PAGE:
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European Commissioner responsible for Employment, Social Affairs and Inclusion
Proposed Fund for European Aid to the Most Deprived
Brussels, 24 October 2012
The European Commission has today proposed to set up a new Fund for European Aid to the Most Deprived.
Europe committed itself in the 2020 Strategy to reduce the number of people in or at risk of poverty by at least 20 million.
But the current economic and social crisis has taken a terrible toll on the most vulnerable people in European society.
As a result, the situation is getting worse, not better.
This proposed new Fund would provide tangible help to Europe's most vulnerable people to overcome the problems they face in their daily lives and to integrate into society.
It would demonstrate Europe's solidarity with those who have been worst affected by the crisis.
It would also ensure continuity to follow-up the current Food for the Most Deprived programme after more than 20 years of existence.
This successful programme was originally based on the use of agricultural product surpluses in intervention stocks. With stocks running down as a result of successive reforms of the common agricultural policy, the programme will be discontinued at the end of 2013. Should the stocks re-emerge, however, their use to assist the most deprived would still be possible under the new Fund.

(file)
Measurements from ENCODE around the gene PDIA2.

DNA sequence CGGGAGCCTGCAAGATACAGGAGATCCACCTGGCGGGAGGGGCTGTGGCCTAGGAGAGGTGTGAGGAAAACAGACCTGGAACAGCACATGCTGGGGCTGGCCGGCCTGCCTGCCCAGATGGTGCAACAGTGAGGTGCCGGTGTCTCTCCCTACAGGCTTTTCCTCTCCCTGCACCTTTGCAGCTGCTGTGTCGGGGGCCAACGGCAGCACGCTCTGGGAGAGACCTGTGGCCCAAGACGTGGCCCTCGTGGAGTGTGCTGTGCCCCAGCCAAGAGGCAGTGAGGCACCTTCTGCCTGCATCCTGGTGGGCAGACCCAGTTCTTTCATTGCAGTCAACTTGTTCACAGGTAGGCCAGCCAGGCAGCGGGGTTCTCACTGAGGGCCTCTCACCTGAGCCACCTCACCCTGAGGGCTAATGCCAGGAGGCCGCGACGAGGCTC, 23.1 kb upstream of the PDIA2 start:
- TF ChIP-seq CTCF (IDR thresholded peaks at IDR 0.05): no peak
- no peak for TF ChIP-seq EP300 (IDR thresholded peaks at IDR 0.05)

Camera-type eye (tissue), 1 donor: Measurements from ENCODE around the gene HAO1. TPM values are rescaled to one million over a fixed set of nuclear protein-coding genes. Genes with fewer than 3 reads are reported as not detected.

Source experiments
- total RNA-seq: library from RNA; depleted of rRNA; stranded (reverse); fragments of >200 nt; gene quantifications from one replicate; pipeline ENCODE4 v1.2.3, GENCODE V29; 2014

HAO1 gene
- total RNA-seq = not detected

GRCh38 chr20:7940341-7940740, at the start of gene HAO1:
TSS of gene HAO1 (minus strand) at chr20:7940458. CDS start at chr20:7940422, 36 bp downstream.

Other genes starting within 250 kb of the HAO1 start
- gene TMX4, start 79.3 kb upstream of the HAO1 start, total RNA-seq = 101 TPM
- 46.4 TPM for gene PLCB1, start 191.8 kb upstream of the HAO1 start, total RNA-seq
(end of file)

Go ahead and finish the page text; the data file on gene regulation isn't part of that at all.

Specifically, the proposal aims to provide food to the most deprived people, and clothing and other essential goods (such as shoes, clothes and soap) to the homeless and to materially-deprived children.
There are currently 40 million people in Europe suffering from food deprivation and at least 4 million homeless. There are also 25.4 million children in or at risk of poverty in the EU. For example 5.7 million children can only afford second-hand clothes.
Children suffering from food and material deprivation do less well in school and are in worse health than their better-off peers. We must help them to break out of the vicious circle of poverty and deprivation.
The proposed Fund, which takes full account of feedback from those active in helping the most deprived, would help to address these challenges.
By helping deprived people to integrate into society, the proposal fully complements the European Social Fund that, for example, helps people improve their skills and training in order to get back into employment.
Implementation on the ground would be managed by Member States, usually through non-governmental organisations active in this field. The Commission would approve programmes prepared by Member States in line with their national situations and preferences.
Partner organisations would then be responsible for delivering the food to the most deprived persons and clothing and other essential goods to the homeless and to materially-deprived children.
The Commission has proposed that the Fund would receive two and a half billion euros from the EU's Budget over the period 2014 to 2020.
Today's proposal is therefore an important step forward in the fight against poverty and social exclusion in the EU.
I urge the European Parliament and to the Council of Ministers to approve the proposed Fund, and the all-important budget to implement it, as soon as possible so that Europe is ready to demonstrate its renewed solidarity with the most deprived from 2014.